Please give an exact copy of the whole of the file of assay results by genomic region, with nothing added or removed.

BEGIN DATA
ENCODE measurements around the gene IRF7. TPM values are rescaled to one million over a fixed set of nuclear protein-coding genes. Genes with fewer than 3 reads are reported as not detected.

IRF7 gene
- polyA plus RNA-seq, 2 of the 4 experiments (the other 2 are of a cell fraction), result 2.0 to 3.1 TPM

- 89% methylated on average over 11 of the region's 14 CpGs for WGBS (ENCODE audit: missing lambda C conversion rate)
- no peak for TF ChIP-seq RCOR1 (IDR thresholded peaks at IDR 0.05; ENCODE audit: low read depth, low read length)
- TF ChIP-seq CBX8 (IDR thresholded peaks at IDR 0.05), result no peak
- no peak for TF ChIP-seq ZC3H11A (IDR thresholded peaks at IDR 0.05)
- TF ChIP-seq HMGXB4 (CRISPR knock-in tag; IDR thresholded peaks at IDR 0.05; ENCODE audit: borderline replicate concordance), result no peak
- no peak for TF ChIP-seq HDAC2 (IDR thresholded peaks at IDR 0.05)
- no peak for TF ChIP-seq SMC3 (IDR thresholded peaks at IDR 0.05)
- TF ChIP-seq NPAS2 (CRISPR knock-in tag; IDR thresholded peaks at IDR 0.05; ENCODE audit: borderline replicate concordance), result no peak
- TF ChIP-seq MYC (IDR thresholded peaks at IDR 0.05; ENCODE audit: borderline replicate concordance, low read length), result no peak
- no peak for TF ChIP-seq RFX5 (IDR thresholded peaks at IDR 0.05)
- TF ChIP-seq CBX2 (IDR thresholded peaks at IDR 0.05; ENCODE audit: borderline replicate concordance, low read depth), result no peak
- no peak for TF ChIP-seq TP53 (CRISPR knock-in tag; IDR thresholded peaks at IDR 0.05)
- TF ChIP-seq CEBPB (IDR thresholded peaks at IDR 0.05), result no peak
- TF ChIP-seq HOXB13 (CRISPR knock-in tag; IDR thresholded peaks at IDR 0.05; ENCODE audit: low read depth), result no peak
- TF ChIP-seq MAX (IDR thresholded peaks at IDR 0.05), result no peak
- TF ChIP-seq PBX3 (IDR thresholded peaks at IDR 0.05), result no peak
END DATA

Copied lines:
ENCODE measurements around the gene IRF7. TPM values are rescaled to one million over a fixed set of nuclear protein-coding genes. Genes with fewer than 3 reads are reported as not detected.

IRF7 gene
- polyA plus RNA-seq, 2 of the 4 experiments (the other 2 are of a cell fraction), result 2.0 to 3.1 TPM

- 89% methylated on average over 11 of the region's 14 CpGs for WGBS (ENCODE audit: missing lambda C conversion rate)
- no peak for TF ChIP-seq RCOR1 (IDR thresholded peaks at IDR 0.05; ENCODE audit: low read depth, low read length)
- TF ChIP-seq CBX8 (IDR thresholded peaks at IDR 0.05), result no peak
- no peak for TF ChIP-seq ZC3H11A (IDR thresholded peaks at IDR 0.05)
- TF ChIP-seq HMGXB4 (CRISPR knock-in tag; IDR thresholded peaks at IDR 0.05; ENCODE audit: borderline replicate concordance), result no peak
- no peak for TF ChIP-seq HDAC2 (IDR thresholded peaks at IDR 0.05)
- no peak for TF ChIP-seq SMC3 (IDR thresholded peaks at IDR 0.05)
- TF ChIP-seq NPAS2 (CRISPR knock-in tag; IDR thresholded peaks at IDR 0.05; ENCODE audit: borderline replicate concordance), result no peak
- TF ChIP-seq MYC (IDR thresholded peaks at IDR 0.05; ENCODE audit: borderline replicate concordance, low read length), result no peak
- no peak for TF ChIP-seq RFX5 (IDR thresholded peaks at IDR 0.05)
- TF ChIP-seq CBX2 (IDR thresholded peaks at IDR 0.05; ENCODE audit: borderline replicate concordance, low read depth), result no peak
- no peak for TF ChIP-seq TP53 (CRISPR knock-in tag; IDR thresholded peaks at IDR 0.05)
- TF ChIP-seq CEBPB (IDR thresholded peaks at IDR 0.05), result no peak
- TF ChIP-seq HOXB13 (CRISPR knock-in tag; IDR thresholded peaks at IDR 0.05; ENCODE audit: low read depth), result no peak
- TF ChIP-seq MAX (IDR thresholded peaks at IDR 0.05), result no peak
- TF ChIP-seq PBX3 (IDR thresholded peaks at IDR 0.05), result no peak